Cannibalism at grisly heart of 'Ravenous'; Movie review


"Ravenous," horror for the art-house crowd, is a grisly comedy about cannibalism with enough wit to have one of its characters quote Benjamin Franklin ("Eat to live. Don't live to eat").

This is, to say the least, unusual stuff in these days of toothless "Scream" knockoffs and "Carrie" sequels.

Welcome, too -- though if the movie appeals to you at all, don't wait too long to see it. "Ravenous" is grim and nasty enough to alienate all but the most venturesome viewers, and even when approached with a forgiving eye, the film will test your patience with its uneven tone.

Set in 1847, "Ravenous" takes place at a military way station in the snowy Sierra Nevada mountains where Capt. John Boyd ("L.A. Confidential's" Guy Pearce) has been banished by his superiors for cowardice.

The soldiers stationed at Fort Spencer -- a desolate, uneventful place -- walk around in a morose stupor, waiting for something to ward off their boredom. Commanding officer Hart (Jeffrey Jones) reads Aristotle and Plato in their original languages. Toffler (Jeremy Davies), the fort's chaplain, is composing a hymn. Cleaves (David Arquette), the cook, smokes bales of locoweed to keep himself entertained.

One night, the camp gets a visit from Colqhoun (Robert Carlyle), a starving, frostbitten Scot babbling wild tales about having barely escaped the clutches of his fellow travelers, who were snowbound in a cave and resorted to eating each other to survive. The soldiers follow Colqhoun to the cave to investigate, and the movie lets loose its first gruesome surprises.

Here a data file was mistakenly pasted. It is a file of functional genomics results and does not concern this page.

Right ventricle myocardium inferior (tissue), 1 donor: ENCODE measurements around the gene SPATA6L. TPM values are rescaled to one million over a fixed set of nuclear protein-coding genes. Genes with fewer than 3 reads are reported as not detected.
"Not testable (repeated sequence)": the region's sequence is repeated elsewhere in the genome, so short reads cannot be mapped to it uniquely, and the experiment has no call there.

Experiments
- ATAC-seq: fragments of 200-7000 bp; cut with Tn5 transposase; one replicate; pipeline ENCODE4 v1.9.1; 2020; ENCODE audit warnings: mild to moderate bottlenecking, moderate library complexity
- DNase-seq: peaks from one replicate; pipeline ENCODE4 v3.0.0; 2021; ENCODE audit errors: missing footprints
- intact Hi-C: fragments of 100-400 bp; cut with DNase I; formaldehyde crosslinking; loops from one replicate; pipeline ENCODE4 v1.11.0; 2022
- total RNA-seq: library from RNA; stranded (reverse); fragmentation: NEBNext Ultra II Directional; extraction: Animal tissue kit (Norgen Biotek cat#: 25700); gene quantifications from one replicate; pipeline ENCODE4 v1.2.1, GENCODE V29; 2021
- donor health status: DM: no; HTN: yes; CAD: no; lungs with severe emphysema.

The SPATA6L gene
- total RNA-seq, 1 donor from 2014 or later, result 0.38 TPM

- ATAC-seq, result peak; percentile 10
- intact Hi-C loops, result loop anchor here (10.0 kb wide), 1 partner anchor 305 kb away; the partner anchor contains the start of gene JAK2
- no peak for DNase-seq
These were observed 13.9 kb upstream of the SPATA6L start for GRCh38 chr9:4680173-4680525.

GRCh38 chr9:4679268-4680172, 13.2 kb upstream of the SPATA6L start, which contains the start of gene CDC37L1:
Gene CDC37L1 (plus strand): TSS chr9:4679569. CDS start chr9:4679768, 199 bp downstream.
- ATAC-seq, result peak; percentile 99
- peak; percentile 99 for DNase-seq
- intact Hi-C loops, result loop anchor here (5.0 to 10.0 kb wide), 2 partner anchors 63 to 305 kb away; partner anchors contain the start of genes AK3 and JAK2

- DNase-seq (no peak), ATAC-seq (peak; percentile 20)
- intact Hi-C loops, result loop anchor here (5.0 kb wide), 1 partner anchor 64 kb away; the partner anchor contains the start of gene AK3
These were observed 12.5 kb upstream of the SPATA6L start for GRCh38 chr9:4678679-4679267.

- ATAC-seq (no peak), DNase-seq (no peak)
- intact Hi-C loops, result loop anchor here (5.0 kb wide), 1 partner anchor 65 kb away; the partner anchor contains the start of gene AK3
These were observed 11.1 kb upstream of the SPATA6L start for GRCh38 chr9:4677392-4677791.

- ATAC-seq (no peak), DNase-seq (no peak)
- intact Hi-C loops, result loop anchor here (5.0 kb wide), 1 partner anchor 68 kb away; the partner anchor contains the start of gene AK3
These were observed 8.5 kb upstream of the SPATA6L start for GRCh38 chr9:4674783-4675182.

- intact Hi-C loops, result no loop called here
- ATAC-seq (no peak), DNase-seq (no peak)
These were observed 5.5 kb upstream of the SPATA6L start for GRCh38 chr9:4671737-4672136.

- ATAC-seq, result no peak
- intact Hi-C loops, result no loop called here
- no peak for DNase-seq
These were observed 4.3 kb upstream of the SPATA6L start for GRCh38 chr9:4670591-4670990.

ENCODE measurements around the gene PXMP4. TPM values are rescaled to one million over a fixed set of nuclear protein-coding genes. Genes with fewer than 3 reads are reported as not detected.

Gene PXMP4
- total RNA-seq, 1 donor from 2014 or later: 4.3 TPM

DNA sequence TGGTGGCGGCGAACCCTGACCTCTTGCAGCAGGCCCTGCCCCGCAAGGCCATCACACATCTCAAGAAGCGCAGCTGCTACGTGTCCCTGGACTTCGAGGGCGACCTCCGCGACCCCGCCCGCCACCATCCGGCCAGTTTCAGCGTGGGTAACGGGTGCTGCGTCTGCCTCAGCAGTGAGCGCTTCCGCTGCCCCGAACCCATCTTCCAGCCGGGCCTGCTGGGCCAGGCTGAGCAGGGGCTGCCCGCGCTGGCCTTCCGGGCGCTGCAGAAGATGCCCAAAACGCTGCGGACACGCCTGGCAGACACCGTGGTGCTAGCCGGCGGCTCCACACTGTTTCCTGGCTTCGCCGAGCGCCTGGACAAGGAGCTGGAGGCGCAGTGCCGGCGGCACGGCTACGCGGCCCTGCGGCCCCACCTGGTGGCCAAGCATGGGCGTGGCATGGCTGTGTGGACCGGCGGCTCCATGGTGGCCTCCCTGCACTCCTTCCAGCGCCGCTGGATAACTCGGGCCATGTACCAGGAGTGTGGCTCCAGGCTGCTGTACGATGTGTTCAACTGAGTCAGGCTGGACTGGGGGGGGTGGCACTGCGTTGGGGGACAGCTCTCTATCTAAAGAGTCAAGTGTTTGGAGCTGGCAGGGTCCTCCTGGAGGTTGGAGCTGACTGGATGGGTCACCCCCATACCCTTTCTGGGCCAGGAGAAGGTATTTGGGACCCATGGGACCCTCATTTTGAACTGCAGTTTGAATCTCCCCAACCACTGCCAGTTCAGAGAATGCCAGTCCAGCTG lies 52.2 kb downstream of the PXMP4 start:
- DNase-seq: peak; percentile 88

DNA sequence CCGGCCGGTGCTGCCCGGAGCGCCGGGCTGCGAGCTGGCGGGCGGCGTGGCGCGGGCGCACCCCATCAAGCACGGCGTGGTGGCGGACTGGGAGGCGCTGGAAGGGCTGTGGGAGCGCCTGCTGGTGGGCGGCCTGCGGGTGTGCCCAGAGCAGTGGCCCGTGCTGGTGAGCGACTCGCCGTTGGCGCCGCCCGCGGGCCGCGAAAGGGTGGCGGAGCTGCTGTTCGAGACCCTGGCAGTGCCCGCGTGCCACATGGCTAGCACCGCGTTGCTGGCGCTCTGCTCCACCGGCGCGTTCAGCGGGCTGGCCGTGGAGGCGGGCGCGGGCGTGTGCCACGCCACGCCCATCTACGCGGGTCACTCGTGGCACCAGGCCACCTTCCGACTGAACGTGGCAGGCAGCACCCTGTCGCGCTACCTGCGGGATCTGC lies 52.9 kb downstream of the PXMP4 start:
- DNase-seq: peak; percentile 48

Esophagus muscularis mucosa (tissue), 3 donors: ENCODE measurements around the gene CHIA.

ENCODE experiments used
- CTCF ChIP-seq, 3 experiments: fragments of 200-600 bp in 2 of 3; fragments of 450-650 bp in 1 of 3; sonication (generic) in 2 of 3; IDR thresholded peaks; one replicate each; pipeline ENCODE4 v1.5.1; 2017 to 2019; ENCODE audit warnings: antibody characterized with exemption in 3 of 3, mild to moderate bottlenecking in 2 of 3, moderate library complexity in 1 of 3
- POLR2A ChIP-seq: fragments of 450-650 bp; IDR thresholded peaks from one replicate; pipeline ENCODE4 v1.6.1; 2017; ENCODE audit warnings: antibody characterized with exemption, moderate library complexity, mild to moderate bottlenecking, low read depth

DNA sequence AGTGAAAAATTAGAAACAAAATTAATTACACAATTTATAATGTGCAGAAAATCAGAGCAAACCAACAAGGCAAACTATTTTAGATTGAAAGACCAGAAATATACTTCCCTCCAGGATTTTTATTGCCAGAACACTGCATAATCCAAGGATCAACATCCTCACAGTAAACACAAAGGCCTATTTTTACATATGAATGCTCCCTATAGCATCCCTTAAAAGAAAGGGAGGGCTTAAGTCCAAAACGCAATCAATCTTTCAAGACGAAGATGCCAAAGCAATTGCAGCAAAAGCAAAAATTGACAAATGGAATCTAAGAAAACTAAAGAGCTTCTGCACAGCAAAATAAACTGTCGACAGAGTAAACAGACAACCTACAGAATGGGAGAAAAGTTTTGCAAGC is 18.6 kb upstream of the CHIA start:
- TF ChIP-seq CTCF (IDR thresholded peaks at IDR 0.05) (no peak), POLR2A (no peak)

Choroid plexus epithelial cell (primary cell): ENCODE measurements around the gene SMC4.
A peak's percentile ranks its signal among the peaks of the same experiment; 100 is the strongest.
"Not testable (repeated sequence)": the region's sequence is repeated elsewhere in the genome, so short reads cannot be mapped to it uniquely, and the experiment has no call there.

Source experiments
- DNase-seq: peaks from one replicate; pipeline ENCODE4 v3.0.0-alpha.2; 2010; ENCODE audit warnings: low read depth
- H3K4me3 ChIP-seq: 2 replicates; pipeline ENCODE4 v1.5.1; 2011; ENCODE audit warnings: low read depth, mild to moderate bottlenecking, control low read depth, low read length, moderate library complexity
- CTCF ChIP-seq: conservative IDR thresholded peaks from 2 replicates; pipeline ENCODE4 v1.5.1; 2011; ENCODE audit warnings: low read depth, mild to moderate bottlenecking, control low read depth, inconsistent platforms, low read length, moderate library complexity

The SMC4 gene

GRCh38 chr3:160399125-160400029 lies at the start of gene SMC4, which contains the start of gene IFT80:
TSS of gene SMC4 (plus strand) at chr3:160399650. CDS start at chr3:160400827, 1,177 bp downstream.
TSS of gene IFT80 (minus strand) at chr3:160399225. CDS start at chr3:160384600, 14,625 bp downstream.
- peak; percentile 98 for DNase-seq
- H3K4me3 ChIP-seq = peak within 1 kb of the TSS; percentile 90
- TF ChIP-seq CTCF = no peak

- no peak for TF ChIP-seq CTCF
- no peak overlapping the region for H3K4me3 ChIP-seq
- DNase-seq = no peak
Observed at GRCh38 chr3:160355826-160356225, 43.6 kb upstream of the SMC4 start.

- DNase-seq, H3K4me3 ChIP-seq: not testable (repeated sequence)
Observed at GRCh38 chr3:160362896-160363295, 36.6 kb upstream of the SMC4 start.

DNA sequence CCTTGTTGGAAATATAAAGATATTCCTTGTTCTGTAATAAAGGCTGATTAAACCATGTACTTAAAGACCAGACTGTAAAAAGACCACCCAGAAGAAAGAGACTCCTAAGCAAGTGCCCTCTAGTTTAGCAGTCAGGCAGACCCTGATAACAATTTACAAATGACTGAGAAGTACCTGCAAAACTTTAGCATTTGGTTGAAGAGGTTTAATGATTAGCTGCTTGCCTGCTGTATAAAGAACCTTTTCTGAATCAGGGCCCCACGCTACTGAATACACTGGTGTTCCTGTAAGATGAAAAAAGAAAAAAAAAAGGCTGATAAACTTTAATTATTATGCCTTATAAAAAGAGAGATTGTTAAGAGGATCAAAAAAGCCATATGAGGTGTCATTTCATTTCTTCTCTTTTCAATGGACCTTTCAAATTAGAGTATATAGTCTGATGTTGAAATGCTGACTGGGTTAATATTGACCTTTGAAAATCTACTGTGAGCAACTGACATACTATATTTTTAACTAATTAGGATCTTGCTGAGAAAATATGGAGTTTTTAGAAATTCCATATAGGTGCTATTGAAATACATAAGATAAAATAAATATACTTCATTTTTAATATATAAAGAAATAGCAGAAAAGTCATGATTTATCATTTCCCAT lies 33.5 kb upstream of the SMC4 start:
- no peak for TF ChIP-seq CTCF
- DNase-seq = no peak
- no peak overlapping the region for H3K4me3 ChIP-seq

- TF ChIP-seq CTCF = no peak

Director Antonia Bird ("Priest," "Mad Love") doesn't seem to have a firm take on this tricky material. "Ravenous" has more than a few dull stretches (including a deadly first 15 minutes), and ladles on meaningful subtexts with a painfully clumsy hand, like turning cannibalism into a metaphor for Manifest Destiny ("This country is stretching out its arms, consuming all it can!").

The movie fares much better when it settles for simply being scary-funny, which it accomplishes thanks mostly to Carlyle, who is convincingly demonic here.

Despite its high-minded aspirations, "Ravenous" is also not at all shy about its subject matter (the movie is guaranteed to spoil your appetite, which the filmmakers would probably take as a compliment.)

It's too muddled to be considered a success, but the fact that such an uncompromisingly mean, loopy film can still be made within the studio system will be reason enough for some people -- and you know who you are -- to celebrate.


Starring Guy Pearce and Robert Carlyle

Directed by Antonia Bird

Released by 20th Century Fox

Rated R (violence, language, drug use)

Running time: 100 minutes

Sun score: * *1/2

Pub Date: 3/19/99

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